Sal’s father was the owner of Johnny’s Music House originally on Rampart Street. His grandfather and father placed some of the first jukeboxes in businesses in New Orleans. When Sal returned from the Navy he took over the business and sold musical instruments, albums and records and later moved to Dryades Street. Being the owner of Johnny’s Music House, Sal met many of the local notable people that came into his business such as Fats Domino and Professor Longhair. He even met Harry Connick, Jr. when he was a young performer. After a decades-long career as owner of the popular local record store, Sal said to himself: “I am not going to sit in a rocking chair when I retire.” He didn’t seem to want to sit at all. Sal had quite a musical background and has been dancing since he was a teenager and was a very accomplished dancer. He was talked into competition dancing at age 65, having won competitions in Manhattan, New York (at age 75), New Orleans and Baton Rouge. He also performed in numerous Mardi Gras balls, various dance events in the city including the Republican National Convention in 1988, promoting the Footloose Broadway production in New Orleans at the Saenger Theatre in 1999 and even portrayed Elvis in a Grease number in 2014 at the age of 89. He took part in a twist contest at the Hyatt (before Katrina) and won first place in that contest. A few years ago he won first place and a gold edged stein glass from the Deutsches Haus for performing the chicken dance. Over the years he has participated in amateur talent shows on cruises entertaining the audience with his dancing ability.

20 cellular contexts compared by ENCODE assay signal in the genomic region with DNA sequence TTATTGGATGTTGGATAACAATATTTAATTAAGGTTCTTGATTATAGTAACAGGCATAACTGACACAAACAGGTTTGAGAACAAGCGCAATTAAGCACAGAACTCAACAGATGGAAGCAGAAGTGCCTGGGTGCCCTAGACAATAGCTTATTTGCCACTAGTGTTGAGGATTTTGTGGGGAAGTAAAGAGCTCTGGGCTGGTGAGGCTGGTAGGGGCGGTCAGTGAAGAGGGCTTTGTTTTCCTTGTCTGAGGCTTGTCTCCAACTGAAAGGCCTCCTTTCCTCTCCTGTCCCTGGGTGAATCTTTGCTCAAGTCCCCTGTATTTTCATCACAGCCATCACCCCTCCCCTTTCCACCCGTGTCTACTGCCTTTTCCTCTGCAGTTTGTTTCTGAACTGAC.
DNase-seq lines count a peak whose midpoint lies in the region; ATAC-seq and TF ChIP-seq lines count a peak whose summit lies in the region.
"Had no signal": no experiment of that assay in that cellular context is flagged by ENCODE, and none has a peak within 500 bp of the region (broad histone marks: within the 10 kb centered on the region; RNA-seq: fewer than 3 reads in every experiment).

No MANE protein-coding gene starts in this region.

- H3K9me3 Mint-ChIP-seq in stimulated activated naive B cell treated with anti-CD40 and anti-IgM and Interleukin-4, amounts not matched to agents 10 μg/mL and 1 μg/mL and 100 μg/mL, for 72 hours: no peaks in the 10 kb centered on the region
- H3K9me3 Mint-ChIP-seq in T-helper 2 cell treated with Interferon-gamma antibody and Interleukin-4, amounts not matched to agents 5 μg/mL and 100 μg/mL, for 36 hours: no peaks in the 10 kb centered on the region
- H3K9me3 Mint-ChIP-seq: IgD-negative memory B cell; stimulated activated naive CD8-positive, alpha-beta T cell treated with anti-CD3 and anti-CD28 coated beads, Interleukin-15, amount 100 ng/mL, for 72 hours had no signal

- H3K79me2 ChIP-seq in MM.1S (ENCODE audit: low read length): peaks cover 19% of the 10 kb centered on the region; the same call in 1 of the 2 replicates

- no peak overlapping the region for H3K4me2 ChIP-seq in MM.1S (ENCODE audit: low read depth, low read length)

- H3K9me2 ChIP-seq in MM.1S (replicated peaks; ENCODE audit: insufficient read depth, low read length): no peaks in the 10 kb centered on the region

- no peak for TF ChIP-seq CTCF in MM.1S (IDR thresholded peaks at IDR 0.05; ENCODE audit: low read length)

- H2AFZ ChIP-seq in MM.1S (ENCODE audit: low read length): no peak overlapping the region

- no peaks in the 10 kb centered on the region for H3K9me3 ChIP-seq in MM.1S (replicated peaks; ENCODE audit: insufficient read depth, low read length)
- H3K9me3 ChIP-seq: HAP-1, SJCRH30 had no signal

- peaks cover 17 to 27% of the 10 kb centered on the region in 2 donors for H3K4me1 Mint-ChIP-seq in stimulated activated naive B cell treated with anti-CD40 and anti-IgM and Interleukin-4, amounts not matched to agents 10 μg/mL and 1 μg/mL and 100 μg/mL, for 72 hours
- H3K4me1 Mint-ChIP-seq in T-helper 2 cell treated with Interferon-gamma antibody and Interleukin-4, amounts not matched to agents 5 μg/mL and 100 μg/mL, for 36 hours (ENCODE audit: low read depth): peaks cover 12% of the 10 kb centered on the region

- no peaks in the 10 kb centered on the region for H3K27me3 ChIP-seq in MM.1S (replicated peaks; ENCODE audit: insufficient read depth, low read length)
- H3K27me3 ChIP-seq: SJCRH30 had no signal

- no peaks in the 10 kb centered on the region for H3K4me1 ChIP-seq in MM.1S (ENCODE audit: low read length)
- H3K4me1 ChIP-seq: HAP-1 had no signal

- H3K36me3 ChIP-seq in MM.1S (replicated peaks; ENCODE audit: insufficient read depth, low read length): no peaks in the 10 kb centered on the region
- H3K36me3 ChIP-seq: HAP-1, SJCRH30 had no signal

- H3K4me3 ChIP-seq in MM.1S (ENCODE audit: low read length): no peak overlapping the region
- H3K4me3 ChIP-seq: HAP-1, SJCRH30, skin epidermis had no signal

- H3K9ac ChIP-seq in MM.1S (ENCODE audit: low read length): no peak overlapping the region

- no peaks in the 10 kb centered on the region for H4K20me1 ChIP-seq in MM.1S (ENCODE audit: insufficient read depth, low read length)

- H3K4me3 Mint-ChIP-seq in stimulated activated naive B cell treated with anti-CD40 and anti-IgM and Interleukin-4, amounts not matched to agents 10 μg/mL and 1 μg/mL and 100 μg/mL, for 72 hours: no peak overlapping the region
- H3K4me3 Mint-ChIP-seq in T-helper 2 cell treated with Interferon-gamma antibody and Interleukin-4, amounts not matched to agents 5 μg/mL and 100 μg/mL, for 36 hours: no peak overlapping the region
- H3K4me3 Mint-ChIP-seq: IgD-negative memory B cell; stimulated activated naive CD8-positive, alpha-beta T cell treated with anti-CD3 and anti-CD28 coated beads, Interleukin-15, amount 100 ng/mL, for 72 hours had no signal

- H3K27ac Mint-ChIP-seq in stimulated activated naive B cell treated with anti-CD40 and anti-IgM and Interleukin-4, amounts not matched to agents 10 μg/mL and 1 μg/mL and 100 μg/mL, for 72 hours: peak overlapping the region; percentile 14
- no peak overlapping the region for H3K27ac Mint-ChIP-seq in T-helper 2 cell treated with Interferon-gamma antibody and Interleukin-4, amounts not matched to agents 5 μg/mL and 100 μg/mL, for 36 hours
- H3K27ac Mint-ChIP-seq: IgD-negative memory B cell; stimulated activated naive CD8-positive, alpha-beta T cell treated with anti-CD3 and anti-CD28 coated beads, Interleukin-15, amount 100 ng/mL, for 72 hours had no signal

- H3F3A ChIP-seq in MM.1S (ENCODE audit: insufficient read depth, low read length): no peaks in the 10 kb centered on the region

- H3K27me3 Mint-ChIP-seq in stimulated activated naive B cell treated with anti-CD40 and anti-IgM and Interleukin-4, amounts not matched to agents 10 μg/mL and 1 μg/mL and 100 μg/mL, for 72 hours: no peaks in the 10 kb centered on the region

Sal loved cycling and started at the age of 60. In honor of his 81st birthday in 2006, he cycled 81 miles from New Orleans to Baton Rouge. From when he was a boy during the depression through his adult life, Sal has faced lesson after lesson about the value of things. Toys get stolen. Stores get robbed. But passion can never be taken away and Sal was passionate about cycling. He pedaled over 1,300 miles in rides ranging from 30-40 miles each. He said he felt good when he was riding but he had to remember to turn around and head home. Sal approached long-distance cycling with the curiosity of an explorer, leaving the straight and fast routes to see what was down the side roads and in the small towns. It’s hard to say whether Sal’s passion for cycling drove his energy level or if his energy level drove his passion. He proved that you don’t have to slow down after you turn 65.
Sal also loved bowling and had done so for over 60 years and still bowled once a week at the age of 94. He participated in the Senior Olympics in 2017 and won five gold medals, one in 5k cycling, one in 10k cycling and three in bowling doubles, mixed doubles and singles. Sal was presented a plaque for being the oldest participant in the 2017 Greater New Orleans Senior Olympics in five districts (Orleans, Jefferson, St. Bernard, Plaquemines and St. Tammany parishes). 875 people participated in 32 events.
Sal entered the 110th USBC Open Championships in Reno, Nevada and bowled in team, doubles and single events.
Sal was a Lieutenant Officer in the “I’m a Dancer Dance Club” for 18 years.
Sal also enjoyed riding in the Chris Owens French Quarter Easter parade and had done so for 18 years.
Sal was awarded the 2018 Louisiana American Italian Veterans award from the American Italian Cultural Center.
Family and friends are invited to attend the visitation to be held at JACOB SCHOEN & SON FUNERAL HOME, 3827 Canal Street, New Orleans, LA 70119 on Sunday March 15, 2020 from 6:00 – 9:00 pm. A Mass of Christian burial will be held at St. Anthony of Padua Catholic Church, 4640 Canal Street, New Orleans, LA on Monday March 16, 2020 at 1:30 pm. Interment at Lake Lawn Park at 5100 Pontchartrain Blvd. in New Orleans will immediately follow the Mass. Condolences may be expressed at www.schoenfh.com